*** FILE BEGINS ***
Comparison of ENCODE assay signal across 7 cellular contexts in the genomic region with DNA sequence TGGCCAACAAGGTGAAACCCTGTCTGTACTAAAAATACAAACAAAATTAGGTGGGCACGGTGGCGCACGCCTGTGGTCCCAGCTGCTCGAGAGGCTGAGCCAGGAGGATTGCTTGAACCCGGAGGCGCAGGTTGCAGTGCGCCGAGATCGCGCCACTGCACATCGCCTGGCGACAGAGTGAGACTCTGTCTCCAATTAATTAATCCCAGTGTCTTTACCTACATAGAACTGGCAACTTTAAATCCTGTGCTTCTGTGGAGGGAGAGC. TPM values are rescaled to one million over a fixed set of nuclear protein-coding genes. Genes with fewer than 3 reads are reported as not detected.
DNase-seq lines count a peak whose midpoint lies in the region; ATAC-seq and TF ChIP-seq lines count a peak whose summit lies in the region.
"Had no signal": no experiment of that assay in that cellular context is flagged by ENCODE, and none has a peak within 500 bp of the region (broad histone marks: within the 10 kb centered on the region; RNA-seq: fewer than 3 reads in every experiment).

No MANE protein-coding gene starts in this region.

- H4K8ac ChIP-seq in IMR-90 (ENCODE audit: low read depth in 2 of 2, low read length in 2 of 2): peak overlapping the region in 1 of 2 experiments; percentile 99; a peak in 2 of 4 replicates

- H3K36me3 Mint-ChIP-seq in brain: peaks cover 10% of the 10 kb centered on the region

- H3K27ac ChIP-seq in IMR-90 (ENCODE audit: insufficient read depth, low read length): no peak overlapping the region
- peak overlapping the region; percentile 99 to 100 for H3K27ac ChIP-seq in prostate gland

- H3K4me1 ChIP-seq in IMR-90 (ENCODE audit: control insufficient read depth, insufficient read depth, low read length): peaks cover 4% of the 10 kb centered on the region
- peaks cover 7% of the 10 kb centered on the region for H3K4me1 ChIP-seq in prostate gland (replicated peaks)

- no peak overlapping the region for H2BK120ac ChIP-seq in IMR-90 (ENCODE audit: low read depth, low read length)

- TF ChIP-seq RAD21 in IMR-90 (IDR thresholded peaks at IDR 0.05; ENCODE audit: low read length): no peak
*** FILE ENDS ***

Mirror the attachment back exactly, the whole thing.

Comparison of ENCODE assay signal across 7 cellular contexts in the genomic region with DNA sequence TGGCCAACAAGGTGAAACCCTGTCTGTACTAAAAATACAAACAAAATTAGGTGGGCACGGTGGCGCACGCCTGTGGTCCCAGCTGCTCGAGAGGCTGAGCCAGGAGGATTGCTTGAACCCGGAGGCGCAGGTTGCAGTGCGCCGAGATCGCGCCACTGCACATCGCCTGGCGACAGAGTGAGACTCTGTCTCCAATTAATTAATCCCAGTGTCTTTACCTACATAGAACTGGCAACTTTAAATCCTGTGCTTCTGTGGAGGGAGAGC. TPM values are rescaled to one million over a fixed set of nuclear protein-coding genes. Genes with fewer than 3 reads are reported as not detected.
DNase-seq lines count a peak whose midpoint lies in the region; ATAC-seq and TF ChIP-seq lines count a peak whose summit lies in the region.
"Had no signal": no experiment of that assay in that cellular context is flagged by ENCODE, and none has a peak within 500 bp of the region (broad histone marks: within the 10 kb centered on the region; RNA-seq: fewer than 3 reads in every experiment).

No MANE protein-coding gene starts in this region.

- H4K8ac ChIP-seq in IMR-90 (ENCODE audit: low read depth in 2 of 2, low read length in 2 of 2): peak overlapping the region in 1 of 2 experiments; percentile 99; a peak in 2 of 4 replicates

- H3K36me3 Mint-ChIP-seq in brain: peaks cover 10% of the 10 kb centered on the region

- H3K27ac ChIP-seq in IMR-90 (ENCODE audit: insufficient read depth, low read length): no peak overlapping the region
- peak overlapping the region; percentile 99 to 100 for H3K27ac ChIP-seq in prostate gland

- H3K4me1 ChIP-seq in IMR-90 (ENCODE audit: control insufficient read depth, insufficient read depth, low read length): peaks cover 4% of the 10 kb centered on the region
- peaks cover 7% of the 10 kb centered on the region for H3K4me1 ChIP-seq in prostate gland (replicated peaks)

- no peak overlapping the region for H2BK120ac ChIP-seq in IMR-90 (ENCODE audit: low read depth, low read length)

- TF ChIP-seq RAD21 in IMR-90 (IDR thresholded peaks at IDR 0.05; ENCODE audit: low read length): no peak